Ally relayed the news that several years back, she had left consulting to return to school, earning her education certificate. She now lives in the Jefferson Park neighborhood of Chicago, teaching math and science to middle school kids. She earns considerably less than she once did, but owned that if she had been honest with herself as an undergrad, this is the career she always wanted. The happy smile that set her face aglow, as she held hands with her husband and discussed the impending birth of their first child, served as testament that Ally had found what she was looking for.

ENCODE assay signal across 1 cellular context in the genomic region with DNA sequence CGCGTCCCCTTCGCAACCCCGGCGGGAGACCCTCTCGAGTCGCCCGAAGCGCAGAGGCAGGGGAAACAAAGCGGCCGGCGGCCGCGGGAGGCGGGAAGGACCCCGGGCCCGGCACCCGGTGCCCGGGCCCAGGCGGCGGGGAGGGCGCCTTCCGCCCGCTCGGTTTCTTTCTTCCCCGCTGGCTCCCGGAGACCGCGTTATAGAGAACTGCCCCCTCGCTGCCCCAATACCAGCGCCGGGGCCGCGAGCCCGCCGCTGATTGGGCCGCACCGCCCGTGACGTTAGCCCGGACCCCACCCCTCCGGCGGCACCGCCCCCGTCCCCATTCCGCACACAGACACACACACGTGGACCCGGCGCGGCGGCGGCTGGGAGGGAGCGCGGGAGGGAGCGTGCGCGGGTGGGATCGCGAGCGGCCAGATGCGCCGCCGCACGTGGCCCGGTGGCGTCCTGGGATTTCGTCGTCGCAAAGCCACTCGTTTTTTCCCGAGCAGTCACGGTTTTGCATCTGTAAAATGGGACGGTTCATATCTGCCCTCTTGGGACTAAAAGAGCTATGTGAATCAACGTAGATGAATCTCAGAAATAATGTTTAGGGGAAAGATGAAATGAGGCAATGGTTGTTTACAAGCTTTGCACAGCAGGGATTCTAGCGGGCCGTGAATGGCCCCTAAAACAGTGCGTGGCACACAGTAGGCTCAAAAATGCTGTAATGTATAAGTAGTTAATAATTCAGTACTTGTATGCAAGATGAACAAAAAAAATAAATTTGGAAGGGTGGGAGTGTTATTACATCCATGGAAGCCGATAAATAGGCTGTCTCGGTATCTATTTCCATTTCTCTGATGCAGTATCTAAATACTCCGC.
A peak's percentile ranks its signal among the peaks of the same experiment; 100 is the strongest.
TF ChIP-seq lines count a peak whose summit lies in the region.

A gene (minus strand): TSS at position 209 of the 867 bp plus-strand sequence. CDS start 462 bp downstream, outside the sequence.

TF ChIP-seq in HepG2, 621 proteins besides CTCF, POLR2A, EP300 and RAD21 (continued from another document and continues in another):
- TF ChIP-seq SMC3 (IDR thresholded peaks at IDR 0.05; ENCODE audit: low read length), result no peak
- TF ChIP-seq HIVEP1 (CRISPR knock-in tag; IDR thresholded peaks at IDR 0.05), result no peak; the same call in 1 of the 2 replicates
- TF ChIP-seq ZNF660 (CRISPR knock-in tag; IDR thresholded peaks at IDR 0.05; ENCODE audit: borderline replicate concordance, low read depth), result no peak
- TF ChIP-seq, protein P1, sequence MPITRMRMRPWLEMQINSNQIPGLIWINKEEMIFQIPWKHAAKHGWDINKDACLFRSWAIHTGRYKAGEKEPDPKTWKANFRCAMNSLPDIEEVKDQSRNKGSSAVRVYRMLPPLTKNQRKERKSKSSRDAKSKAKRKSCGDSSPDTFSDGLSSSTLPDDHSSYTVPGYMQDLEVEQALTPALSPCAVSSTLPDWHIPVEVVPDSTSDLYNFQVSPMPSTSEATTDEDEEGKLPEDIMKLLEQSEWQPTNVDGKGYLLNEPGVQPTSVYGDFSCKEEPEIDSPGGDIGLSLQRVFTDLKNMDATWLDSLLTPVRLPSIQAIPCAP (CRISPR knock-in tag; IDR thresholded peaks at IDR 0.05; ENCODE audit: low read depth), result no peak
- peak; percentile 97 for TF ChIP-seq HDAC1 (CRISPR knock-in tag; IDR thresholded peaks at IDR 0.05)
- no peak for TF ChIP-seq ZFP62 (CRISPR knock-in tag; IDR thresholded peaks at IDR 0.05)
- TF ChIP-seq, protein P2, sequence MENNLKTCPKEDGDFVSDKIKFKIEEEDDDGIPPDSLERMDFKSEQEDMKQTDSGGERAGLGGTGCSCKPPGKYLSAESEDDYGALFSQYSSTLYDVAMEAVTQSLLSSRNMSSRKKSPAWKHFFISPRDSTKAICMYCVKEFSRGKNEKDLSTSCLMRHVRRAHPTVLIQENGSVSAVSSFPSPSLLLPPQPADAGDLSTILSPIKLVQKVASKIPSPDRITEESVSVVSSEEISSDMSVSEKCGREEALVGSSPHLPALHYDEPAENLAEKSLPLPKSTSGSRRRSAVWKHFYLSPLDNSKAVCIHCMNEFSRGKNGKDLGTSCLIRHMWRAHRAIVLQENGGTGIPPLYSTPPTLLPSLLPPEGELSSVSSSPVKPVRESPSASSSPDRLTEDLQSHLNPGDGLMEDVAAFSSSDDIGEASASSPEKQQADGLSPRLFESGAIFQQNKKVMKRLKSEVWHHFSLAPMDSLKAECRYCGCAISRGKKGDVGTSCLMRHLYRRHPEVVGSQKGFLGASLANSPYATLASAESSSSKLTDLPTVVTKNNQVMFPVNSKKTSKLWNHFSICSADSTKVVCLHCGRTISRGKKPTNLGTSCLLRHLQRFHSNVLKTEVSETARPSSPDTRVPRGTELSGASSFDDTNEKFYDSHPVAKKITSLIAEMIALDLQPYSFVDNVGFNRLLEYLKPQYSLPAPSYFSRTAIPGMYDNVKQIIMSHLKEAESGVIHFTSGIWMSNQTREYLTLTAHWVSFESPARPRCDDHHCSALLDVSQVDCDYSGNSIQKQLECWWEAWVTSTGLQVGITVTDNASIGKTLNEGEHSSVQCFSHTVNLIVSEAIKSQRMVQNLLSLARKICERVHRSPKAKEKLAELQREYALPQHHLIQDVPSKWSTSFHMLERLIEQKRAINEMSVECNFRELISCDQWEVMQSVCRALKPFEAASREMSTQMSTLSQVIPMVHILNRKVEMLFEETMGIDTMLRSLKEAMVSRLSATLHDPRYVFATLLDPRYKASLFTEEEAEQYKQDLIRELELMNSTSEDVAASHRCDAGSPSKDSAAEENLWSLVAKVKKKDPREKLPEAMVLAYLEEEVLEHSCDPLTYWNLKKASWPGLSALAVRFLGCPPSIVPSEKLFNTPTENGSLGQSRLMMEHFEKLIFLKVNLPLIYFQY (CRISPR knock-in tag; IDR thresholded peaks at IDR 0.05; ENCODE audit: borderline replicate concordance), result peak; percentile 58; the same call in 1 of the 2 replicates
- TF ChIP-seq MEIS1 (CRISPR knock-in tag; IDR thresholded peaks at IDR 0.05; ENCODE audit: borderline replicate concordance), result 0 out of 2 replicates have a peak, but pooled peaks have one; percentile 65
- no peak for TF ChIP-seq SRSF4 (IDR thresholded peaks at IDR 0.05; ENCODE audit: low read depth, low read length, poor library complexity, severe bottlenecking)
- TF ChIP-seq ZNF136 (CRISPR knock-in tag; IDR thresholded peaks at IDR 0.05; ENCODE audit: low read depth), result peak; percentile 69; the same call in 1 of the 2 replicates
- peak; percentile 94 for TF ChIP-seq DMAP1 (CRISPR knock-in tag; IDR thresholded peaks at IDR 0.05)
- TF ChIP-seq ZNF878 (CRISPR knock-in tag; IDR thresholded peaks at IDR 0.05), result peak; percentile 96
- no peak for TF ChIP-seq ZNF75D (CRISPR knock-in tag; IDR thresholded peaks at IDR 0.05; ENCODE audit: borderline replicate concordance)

Becky mentioned that she had toiled in a variety of corporate operations positions, with a number of successful outfits that granted her incremental increases in title and salary. Becky would begin each role, flush with enthusiasm, only to find herself curiously bored and burnt out in two years or less. One could, in fact, set their clock by this pattern. In May 2009, after the death of a very close friend, she indulged the long haranguing voice that told her life was too short to let this cycle continue. She left corporate America to strike out as a freelance writer by night, publishing in a number of circles, then took a huge pay decrease to manage communications and social media for a human service coalition by day.